By Raphael Honigstein
April 28, 2010

"It's the dark, destructive force of German football. You really shouldn't mess with it," cautioned Berlin-based broadsheet Der Tagesspiegel in 2008. Sadly, plenty of prodigious German footballers have failed to heed the warning over the years, and the consequences have been nearly always disastrous. Scientists are still at a loss to explain the workings of this strange phenomenon, but among ordinary superstitious football folk, there is little doubt: There is a curse. The curse of Nutella.

To the uninitiated, Nutella is simply a hazelnut-based chocolate spread manufactured by an Italian company. Tooth- and waistline-destroying but essentially harmless stuff, you might think, but you couldn't be more wrong. Since becoming an official sponsor of the Germany team six years ago, Nutella has been singularly responsible for the demise of an entire generation of young footballing talent. The eerie coincidences are too great to be merely coincidental. This is voodoo: Whoever features in the (usually cringe-worthy) TV ads for that particular product soon finds his career in a downward spiral.

TSV 1860 Munich striker Benny Lauth, touted as the next Gerd Müller when he made his professional debut, was one of the first Nutella boys, in 2004. His stock sunk so rapidly, however, that he was no longer called up by the national team and had to lead a nomadic existence, moving from club to club with little success. Today, he's in the second division and about as likely to get to another Germany cap as Portugal's Cristiano Ronaldo.

Midfielder Tim Borowski (Bremen) and right fullback Andreas Hinkel (Celtic), two other Nutella endorsers, never lived up to their enormous promise, either. Both are no longer part of the Germany squad. Tobias Weis' light flickered all too briefly, too. The Hoffenheim midfielder must regret jinxing his chances, although the nutty curse didn't quite hit him as badly as Simon Rolfes. The rather excellent Leverkusen captain has missed the second half of the season with a serious knee injury and is unlikely to recover in time for South Africa.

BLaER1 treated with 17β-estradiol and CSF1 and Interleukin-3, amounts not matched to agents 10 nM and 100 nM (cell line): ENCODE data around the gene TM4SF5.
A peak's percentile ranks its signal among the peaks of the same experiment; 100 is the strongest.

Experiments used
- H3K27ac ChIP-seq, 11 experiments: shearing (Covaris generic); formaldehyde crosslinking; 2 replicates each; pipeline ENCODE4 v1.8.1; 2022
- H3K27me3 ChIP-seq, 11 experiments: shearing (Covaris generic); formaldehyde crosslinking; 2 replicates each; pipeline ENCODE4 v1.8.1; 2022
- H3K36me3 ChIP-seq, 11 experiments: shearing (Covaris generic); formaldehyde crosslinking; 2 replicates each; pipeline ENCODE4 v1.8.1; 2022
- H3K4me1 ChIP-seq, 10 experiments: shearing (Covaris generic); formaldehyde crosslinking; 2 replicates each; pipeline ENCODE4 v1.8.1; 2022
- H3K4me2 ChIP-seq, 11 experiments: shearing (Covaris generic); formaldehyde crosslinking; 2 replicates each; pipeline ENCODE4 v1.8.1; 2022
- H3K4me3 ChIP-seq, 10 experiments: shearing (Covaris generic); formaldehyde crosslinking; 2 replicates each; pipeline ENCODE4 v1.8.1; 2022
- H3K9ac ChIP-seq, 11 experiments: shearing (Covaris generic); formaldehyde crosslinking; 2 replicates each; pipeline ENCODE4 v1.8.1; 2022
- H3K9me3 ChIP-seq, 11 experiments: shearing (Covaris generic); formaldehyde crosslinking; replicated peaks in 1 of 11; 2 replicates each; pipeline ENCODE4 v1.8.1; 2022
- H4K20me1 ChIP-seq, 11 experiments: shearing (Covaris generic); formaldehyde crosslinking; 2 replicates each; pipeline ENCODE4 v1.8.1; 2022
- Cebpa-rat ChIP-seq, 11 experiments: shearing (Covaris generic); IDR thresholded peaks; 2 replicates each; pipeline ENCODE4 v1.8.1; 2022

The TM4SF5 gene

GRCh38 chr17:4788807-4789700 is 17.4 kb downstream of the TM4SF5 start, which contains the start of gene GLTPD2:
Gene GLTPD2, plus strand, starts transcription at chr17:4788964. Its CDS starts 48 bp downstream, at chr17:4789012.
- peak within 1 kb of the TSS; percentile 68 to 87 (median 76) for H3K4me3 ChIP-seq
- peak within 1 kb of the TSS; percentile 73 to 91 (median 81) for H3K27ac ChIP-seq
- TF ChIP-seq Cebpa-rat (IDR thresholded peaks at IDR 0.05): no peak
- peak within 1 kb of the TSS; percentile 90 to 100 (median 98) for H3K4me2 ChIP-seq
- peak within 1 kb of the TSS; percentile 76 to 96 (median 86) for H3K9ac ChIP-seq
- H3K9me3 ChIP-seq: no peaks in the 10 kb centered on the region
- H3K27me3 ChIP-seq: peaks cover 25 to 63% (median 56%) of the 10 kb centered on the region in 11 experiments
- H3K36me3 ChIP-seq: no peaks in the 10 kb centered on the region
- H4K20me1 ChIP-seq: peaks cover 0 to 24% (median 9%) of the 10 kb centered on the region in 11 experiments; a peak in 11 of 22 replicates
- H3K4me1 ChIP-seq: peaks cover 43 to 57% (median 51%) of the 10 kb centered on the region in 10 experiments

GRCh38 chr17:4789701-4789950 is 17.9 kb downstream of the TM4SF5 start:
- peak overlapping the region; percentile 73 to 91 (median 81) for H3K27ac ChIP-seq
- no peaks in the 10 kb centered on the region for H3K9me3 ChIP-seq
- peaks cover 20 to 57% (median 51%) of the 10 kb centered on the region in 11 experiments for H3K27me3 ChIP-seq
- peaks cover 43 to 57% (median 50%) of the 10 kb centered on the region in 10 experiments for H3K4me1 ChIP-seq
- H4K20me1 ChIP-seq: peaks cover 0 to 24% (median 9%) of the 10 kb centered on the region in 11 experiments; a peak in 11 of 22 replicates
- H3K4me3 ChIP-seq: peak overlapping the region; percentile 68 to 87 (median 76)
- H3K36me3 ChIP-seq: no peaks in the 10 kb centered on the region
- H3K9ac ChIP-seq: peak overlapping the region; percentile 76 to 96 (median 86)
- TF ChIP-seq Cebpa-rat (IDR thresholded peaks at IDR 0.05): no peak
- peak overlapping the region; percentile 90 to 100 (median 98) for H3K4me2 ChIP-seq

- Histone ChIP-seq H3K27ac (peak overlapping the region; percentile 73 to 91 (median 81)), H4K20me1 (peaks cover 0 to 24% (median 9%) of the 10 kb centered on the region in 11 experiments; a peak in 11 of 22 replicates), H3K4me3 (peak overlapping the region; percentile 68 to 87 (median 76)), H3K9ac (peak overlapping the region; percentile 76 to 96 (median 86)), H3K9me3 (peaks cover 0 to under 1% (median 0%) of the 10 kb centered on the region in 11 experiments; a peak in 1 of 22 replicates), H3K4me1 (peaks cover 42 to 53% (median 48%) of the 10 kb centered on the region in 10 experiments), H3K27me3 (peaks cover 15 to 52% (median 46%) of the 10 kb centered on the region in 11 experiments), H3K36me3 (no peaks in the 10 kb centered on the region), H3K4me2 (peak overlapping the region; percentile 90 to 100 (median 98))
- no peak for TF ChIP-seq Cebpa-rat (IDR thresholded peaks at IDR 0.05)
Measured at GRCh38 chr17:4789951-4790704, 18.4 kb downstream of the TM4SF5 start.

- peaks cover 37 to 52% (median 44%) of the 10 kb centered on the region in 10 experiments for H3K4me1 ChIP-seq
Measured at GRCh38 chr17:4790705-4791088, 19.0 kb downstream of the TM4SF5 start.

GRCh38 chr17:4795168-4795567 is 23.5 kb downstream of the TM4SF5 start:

It won't surprise you at this point to find out that Schalke striker Kevin Kuranyi was a Nutella player once as well. Today, he's still frozen out by national manager Jogi Löw despite scoring 18 goals this season. One has to seriously fear for the current crop of players featured in the ad: goalkeeper Manuel Neuer and defender Benedikt Höwedes of Schalke, defender Mats Hummels of Dortmund and Bremen's Mesut Özil. Of the original lineup, only Hertha BSC's Arne Friedrich has been able to keep the dark side in check. It's quite a miracle, really, as is his continued involvement with the national team.

There can be no doubt who has been the worst affected player, however. Jermaine Jones was a rising star and Euro 2008 hopeful when he signed with Nutella. But the Schalke defensive midfielder was given limited opportunities by Löw. Jones ended up being dropped a week before the Euros and featured only once more in white and black after that, in a friendly match against England. Three friendly games into his international career, the son of an African-American soldier stationed in Germany changed allegiances and decided to turn out for the U.S. In an interview with TheNew York Times in June 2009, Jones hinted that the move was motivated by racist attitudes he encountered in Germany.

"When somebody looks at me, I'm not the perfect German," the 28-year-old said. "When I look at people in the States, they look more like me. In Germany, with my tattoos people say, 'Ooh, he's not a good man.' But look at [David] Beckham, he has tattoos and no one says that. Maybe because I don't have blue eyes and blonde hair."